Baroness Wilcox lives in a £4.5million home 200 yards from the House of Lords, but bills taxpayer up to £5,700 a month for walk to work.
By Michael Wilkinson, Political Correspondent
A House of Lords peer has been criticised for claiming up to £5,700 a month for walking to work from her £4.5million home just 200 yards away.
Baroness Wilcox, a former Tory minister, has been accused of exploiting a new tax-free payment of up to £300 a day which those who live in London benefit from the most.
The 74-year-old former Cadbury Schweppes director, who has taken home £74,400 in parliamentary attendance allowances, has not broken any rules.
A number of other peers are also thought to be claiming the allowance despite living in and around Westminster.
Labour MP John Mann said: “It is a scandal as big as the MPs’ expenses scandal.
Baroness Wilcox, a former Cadbury Schweppes director, has taken home £74,400 in parliamentary attendance allowances (UPPA)
“There is a lack of transparency, no evidence even whether these people stay around once they have signed for their money.
“The place is mired in sleaze, people doing business deals, exploiting their position, and the abuse of expenses is just one strand of it.”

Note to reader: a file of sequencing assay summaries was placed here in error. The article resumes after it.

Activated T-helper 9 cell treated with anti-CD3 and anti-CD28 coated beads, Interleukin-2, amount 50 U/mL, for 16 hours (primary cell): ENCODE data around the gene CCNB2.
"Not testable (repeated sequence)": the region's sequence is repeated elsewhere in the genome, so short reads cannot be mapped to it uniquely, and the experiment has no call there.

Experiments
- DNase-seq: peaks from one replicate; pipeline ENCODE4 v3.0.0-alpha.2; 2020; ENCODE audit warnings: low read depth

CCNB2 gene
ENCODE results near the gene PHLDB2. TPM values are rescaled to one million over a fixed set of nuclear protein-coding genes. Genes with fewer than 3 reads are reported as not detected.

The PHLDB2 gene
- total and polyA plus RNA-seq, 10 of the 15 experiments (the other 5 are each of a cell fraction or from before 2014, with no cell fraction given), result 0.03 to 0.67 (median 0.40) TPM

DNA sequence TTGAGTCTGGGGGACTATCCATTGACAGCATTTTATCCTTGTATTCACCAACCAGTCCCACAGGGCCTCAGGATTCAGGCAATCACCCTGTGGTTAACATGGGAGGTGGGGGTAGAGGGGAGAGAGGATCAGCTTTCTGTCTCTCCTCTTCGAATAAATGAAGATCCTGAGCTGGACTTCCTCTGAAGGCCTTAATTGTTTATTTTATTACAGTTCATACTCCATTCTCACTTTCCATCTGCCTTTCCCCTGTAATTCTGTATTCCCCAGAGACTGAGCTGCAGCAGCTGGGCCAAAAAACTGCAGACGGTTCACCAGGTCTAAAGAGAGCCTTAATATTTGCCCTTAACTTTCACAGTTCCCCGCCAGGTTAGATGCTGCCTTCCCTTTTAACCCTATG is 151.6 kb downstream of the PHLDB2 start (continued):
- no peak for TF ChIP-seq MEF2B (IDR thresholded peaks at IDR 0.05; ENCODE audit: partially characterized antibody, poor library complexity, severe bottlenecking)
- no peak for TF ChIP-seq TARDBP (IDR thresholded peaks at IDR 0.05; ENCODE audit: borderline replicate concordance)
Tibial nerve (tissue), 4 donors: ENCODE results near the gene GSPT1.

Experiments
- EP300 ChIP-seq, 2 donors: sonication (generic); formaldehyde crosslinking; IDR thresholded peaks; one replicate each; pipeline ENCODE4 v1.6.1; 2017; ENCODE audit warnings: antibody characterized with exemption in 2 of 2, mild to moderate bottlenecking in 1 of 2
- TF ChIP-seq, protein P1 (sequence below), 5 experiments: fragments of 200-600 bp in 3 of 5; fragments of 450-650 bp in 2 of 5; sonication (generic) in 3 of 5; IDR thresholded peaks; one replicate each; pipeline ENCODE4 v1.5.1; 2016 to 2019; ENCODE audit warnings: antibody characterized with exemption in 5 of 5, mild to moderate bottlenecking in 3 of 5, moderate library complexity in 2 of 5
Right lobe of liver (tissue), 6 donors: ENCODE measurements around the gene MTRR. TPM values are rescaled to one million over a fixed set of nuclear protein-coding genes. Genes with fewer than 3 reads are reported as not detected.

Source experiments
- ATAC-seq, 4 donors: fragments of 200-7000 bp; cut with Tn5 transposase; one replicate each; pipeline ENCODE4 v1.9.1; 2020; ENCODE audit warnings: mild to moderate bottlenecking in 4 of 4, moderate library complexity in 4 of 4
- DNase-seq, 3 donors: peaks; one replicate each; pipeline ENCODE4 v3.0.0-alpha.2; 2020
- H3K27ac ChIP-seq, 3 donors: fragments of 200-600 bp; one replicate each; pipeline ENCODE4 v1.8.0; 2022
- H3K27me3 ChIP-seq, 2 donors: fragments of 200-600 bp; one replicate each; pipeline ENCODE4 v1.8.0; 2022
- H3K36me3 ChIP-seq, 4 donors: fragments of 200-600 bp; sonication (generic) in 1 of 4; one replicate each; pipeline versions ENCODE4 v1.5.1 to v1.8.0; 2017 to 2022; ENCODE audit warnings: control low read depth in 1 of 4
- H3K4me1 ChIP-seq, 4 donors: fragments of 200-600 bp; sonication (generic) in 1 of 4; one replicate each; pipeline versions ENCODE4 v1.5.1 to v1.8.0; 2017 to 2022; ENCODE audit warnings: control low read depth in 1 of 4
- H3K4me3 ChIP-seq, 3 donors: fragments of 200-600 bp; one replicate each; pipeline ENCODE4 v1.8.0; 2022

An analysis by the Daily Mail newspaper found that 124 of the 161 Lords who live in London claimed the daily allowance this year.
They claimed £763,350 in the first two months of this year and it is estimated the annual bill could come in at around £3.8million.
It comes a day after the disgraced Lord Sewel quit the House of Lords after his cocaine-fuelled sex party with prostitutes was exposed.
In secret footage from the party, Baron Sewel criticised fellow peers for claiming “free money” for doing not much.
Lord Sewel, left, and the Sun’s expose of his activities
A House of Lords spokesperson said: “The allowance introduced in 2010 is based on attendance, not residence.
“Members of the House of Lords are not paid a salary.They can claim £300 or £150 for every day they attend the House and undertake parliamentary work. This system has been in place since 2010. Only members outside of greater London may claim travel costs.
“Members are expected to pay for any costs associated with attending the House such as their London accommodation, as well any staff costs from this. The total costs of Lords expenses in 2013/14 was £21.4m. which equates to 6p a month for each UK tax payer.”
Previous rules meant that only peers who deemed their main residence to be outside London were permitted to claim an overnight allowance of £174 to cover the cost of a hotel, rent or mortgage payments.